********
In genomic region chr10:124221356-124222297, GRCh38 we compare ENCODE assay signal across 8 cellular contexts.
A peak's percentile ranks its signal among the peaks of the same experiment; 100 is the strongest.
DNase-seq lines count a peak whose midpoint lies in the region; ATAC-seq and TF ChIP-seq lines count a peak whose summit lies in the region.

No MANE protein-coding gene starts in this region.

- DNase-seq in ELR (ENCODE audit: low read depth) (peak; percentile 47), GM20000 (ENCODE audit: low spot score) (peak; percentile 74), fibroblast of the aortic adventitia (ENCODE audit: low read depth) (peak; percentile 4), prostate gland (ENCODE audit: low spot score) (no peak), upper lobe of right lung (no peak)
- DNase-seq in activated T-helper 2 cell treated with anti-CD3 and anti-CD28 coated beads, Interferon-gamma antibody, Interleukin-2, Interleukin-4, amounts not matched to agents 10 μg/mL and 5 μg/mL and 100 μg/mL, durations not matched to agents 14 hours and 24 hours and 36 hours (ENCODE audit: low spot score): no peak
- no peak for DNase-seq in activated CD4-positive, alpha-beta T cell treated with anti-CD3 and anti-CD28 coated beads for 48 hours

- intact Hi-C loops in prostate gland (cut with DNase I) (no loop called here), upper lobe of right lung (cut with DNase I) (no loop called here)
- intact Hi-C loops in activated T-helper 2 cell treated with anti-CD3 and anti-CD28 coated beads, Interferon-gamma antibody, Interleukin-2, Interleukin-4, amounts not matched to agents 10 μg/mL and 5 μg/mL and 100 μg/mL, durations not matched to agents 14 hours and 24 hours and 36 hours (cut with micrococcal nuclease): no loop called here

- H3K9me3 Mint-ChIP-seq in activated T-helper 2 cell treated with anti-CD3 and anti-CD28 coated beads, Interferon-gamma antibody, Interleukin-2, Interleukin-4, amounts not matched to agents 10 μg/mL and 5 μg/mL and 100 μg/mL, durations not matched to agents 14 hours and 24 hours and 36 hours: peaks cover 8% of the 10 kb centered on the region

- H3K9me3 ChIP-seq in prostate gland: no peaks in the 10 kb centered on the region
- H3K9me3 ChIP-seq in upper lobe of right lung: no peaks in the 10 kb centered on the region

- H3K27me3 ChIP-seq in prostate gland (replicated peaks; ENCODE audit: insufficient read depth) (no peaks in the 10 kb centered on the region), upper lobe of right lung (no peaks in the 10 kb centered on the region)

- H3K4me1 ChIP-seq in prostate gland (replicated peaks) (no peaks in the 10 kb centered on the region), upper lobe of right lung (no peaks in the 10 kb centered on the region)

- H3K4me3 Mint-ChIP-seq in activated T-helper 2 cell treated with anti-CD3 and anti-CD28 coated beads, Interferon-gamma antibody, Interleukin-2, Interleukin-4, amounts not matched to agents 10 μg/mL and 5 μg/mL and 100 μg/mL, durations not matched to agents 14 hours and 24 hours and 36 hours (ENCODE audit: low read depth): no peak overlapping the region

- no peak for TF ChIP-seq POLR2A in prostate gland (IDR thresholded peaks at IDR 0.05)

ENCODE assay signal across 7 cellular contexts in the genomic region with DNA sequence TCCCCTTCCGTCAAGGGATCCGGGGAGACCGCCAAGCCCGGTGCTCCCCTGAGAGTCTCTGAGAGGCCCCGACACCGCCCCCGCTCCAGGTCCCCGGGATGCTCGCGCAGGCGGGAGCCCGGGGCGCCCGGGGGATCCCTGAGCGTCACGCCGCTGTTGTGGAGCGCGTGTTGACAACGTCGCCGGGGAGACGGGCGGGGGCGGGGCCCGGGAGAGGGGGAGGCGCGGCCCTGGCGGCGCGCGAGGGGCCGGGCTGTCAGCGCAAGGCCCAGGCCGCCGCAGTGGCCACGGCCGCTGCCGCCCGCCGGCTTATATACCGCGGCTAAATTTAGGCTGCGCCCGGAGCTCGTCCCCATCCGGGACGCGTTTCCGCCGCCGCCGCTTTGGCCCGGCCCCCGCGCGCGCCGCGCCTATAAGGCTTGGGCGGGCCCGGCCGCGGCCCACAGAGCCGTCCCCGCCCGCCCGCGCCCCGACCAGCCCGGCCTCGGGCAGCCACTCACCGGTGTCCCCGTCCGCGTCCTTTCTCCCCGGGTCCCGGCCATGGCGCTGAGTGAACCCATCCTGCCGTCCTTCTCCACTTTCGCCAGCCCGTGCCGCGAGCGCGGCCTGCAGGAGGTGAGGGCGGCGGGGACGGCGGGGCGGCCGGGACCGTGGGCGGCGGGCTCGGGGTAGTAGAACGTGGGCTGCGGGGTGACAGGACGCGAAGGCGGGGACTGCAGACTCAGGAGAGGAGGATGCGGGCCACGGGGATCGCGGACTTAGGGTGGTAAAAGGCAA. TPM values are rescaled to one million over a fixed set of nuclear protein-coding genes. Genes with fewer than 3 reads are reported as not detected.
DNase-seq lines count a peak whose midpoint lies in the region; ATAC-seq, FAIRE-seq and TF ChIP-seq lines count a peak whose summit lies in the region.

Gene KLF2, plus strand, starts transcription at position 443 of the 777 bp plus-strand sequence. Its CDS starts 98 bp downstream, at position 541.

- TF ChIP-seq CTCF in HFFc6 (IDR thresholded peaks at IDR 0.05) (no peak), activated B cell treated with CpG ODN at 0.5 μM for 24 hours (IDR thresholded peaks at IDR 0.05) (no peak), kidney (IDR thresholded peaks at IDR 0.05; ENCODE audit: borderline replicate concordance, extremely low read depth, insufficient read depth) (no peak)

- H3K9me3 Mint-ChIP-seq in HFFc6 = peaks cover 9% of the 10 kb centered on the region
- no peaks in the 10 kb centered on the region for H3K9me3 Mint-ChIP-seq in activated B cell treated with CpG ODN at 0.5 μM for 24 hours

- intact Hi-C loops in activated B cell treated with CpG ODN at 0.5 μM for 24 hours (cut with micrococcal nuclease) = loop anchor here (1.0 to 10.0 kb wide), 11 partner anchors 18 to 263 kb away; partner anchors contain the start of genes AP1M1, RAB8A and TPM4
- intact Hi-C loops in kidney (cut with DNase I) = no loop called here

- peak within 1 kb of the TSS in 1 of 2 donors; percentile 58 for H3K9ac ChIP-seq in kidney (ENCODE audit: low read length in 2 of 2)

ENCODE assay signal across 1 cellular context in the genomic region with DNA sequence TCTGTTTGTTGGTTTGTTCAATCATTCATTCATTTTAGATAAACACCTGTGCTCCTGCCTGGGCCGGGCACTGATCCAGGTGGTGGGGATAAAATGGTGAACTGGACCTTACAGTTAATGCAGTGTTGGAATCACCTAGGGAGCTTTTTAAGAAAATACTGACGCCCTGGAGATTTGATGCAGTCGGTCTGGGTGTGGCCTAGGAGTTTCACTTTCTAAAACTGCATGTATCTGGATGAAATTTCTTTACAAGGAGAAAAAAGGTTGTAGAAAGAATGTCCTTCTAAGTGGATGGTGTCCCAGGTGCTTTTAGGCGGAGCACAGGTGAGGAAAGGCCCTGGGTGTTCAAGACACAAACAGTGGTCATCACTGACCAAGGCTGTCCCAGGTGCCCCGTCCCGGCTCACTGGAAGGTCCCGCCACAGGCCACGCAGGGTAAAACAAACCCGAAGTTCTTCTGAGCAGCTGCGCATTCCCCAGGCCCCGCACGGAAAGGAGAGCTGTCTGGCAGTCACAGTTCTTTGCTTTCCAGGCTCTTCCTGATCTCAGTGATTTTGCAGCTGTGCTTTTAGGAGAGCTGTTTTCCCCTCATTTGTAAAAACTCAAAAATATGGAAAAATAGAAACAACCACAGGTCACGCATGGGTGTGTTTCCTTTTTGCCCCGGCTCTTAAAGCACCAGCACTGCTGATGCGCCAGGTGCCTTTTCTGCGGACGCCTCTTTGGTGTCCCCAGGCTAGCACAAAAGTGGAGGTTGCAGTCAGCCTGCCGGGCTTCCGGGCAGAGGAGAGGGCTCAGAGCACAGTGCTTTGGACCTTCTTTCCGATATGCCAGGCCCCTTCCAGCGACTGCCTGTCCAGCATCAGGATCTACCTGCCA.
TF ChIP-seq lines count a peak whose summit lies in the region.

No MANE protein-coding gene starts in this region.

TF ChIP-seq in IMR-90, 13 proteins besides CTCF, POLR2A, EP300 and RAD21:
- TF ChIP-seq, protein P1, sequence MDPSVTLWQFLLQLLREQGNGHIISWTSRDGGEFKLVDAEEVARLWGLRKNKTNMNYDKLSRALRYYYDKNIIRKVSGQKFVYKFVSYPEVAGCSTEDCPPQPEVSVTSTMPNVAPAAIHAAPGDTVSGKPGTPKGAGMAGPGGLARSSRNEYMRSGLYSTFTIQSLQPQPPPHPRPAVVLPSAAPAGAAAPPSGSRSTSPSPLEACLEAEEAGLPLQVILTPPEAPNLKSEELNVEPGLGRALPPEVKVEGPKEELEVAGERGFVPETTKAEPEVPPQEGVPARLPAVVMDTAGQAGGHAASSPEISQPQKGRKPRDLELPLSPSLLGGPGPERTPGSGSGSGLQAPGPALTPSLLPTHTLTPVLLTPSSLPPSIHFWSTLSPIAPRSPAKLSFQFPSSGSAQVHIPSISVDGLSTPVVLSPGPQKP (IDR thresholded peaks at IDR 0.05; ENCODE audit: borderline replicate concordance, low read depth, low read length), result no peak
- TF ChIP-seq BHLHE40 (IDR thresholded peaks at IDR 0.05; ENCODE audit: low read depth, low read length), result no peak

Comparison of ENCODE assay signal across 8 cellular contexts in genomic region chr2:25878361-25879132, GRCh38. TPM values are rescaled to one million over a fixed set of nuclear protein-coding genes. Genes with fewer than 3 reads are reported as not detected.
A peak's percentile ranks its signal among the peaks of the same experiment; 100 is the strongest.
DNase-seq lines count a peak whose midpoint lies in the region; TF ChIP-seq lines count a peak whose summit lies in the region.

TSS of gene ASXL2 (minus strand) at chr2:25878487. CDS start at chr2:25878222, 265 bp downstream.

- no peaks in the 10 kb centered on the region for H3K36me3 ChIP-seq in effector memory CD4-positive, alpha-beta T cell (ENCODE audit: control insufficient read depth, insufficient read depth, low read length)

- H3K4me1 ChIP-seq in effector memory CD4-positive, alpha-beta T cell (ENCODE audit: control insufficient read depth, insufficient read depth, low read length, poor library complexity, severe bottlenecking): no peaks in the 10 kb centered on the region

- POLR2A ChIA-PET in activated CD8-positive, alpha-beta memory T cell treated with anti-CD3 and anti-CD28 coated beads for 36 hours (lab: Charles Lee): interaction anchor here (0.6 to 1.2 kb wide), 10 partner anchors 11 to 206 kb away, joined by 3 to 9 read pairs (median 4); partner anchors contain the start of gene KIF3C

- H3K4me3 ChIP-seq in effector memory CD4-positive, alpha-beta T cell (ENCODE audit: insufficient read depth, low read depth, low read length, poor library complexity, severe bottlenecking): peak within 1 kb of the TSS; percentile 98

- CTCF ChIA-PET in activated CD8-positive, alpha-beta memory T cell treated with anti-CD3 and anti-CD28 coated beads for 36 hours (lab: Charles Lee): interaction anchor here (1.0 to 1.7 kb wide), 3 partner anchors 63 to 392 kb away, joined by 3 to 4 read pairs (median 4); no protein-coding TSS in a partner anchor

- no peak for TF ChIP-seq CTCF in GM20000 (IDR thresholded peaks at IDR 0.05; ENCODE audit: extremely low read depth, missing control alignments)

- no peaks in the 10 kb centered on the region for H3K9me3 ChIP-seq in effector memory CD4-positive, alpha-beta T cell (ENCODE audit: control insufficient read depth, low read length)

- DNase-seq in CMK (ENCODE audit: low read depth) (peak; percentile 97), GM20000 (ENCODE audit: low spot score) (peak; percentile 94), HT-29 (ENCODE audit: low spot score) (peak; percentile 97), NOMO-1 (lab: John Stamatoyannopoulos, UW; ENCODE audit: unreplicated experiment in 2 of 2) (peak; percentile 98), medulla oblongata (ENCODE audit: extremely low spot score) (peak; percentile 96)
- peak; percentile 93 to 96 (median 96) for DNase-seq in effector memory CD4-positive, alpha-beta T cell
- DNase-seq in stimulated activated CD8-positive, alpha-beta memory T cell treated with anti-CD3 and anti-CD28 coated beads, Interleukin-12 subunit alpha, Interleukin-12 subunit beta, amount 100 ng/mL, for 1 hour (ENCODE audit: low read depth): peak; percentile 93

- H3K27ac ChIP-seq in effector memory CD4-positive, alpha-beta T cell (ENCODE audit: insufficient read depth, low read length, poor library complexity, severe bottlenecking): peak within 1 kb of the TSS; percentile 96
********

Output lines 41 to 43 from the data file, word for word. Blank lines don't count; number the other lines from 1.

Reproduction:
- no peak for TF ChIP-seq CTCF in GM20000 (IDR thresholded peaks at IDR 0.05; ENCODE audit: extremely low read depth, missing control alignments)

- no peaks in the 10 kb centered on the region for H3K9me3 ChIP-seq in effector memory CD4-positive, alpha-beta T cell (ENCODE audit: control insufficient read depth, low read length)

- DNase-seq in CMK (ENCODE audit: low read depth) (peak; percentile 97), GM20000 (ENCODE audit: low spot score) (peak; percentile 94), HT-29 (ENCODE audit: low spot score) (peak; percentile 97), NOMO-1 (lab: John Stamatoyannopoulos, UW; ENCODE audit: unreplicated experiment in 2 of 2) (peak; percentile 98), medulla oblongata (ENCODE audit: extremely low spot score) (peak; percentile 96)